Rooms get spontaneously untidy. You have to expend energy to get them tidy, in which case the energy becomes scattered as the things in the room become ordered. This is the law of entropy, the second law of thermodynamics, which says that every change leads to disorder - either of the system or of its surroundings (or both). It is common experience - we all know that things get spread out over time. Usually it is high grade energy that degrades to waste heat as matter is cycled.
The dominant energy source for all changes we experience on Earth is the Sun. High grade sunlight, dangerous to the skin, provides the power source for plants and life (a horse drawn plough and someone cycling) and for the weather systems and climate (a water wheel, a wind mill and a sailing boat). Through 'use' (or merely by warming soil, rock, water etc.) its energy becomes degraded to low grade heat energy, and most of this waste heat is radiated back out to space. We have a fixed amount of matter on this planet which is (re)cycled (by life, climate or technology) whilst it is energy that spreads out over time. Daily sunlight is a replenishable source, but when we use fossil fuels we are combining oxygen with fuels made millions of years ago from the action of sunlight on plants, and these fuels are not replenished (often called non-renewable energy resources).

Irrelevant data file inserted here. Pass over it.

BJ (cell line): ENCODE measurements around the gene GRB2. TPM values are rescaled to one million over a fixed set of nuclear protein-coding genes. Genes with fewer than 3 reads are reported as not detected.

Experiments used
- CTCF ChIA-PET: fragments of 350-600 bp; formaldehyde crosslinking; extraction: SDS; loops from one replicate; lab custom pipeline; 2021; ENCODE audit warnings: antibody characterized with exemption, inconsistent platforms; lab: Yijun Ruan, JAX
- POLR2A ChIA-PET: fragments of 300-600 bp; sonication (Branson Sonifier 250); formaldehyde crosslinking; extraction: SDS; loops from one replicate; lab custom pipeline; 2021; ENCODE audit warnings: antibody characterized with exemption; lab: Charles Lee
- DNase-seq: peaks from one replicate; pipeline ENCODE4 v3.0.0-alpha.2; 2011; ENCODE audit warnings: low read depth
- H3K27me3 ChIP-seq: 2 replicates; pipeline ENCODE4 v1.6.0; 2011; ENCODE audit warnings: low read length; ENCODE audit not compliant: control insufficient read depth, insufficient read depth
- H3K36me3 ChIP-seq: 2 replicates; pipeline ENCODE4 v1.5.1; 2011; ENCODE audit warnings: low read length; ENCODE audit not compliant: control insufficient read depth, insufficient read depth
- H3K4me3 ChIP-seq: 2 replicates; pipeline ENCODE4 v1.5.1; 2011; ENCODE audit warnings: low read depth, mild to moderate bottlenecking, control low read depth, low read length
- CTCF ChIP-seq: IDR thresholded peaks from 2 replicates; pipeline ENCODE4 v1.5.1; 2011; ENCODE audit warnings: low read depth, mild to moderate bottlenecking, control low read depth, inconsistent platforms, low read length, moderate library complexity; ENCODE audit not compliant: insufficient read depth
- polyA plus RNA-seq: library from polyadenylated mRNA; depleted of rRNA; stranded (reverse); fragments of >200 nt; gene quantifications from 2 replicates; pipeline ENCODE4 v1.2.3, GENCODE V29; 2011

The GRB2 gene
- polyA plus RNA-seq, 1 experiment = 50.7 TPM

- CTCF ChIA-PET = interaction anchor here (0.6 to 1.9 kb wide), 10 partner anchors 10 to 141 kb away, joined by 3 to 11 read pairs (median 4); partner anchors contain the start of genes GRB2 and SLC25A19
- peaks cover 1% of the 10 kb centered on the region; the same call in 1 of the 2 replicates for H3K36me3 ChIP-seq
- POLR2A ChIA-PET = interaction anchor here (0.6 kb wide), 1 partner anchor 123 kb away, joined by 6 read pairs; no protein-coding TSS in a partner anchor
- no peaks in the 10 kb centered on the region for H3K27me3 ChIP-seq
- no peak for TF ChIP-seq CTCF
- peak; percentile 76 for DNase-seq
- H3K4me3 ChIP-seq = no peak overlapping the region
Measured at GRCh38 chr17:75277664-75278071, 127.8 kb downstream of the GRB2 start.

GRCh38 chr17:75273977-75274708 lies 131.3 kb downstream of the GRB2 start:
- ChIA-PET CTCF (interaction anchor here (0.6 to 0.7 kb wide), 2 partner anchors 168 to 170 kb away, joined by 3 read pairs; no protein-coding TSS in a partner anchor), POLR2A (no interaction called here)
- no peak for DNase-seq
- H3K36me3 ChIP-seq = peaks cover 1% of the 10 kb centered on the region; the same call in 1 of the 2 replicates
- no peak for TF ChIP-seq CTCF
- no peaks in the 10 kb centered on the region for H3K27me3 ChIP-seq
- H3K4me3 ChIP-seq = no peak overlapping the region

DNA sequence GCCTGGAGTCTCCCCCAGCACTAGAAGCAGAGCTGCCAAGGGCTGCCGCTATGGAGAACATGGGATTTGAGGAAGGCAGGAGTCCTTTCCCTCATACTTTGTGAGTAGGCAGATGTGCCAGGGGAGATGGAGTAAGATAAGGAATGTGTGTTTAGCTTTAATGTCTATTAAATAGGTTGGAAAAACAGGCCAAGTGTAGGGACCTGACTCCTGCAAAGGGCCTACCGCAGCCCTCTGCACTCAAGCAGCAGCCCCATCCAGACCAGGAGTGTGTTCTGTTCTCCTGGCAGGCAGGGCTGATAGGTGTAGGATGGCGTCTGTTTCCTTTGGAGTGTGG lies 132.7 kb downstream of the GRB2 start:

Download K4.5_2.2a 'Can we use energy up?'
Consider a person winding up a clockwork train and making it run along the floor. Account for the energy transfers from winding up to when the train has finally stopped.
Questions such as this abound in energy topics at all ages. Download 2.3a answers this using a 'Sankey' diagram (same as slide 6 in download 1.0a). Note that, although there is no loss of energy (it ends up as waste heat), the usefulness of the energy is gone by the end. To make the train go again you cannot use the waste heat - you have to use your body and respire some more food and oxygen and wind the train up all over again.
Download K4.5_2.3a 'Sankey diagrams'
Most people are happy to say that 'food contains energy', but this shorthand expression leads to a serious misunderstanding about how the environment works. The PowerPoint slides (7 - 29) in download 1.0a rehearse this argument (see especially the notes pages attached to each slide) and this download will also help.
Briefly, energy is stored when sunlight acts on carbon dioxide and water in plants to form plant material (which becomes our food) and oxygen. We obtain energy by respiration of that food, in which the oxygen (a reactive dangerous gas) rejoins with the food. Energy is stored in the food-oxygen system, not in the food alone. This download explains it in full: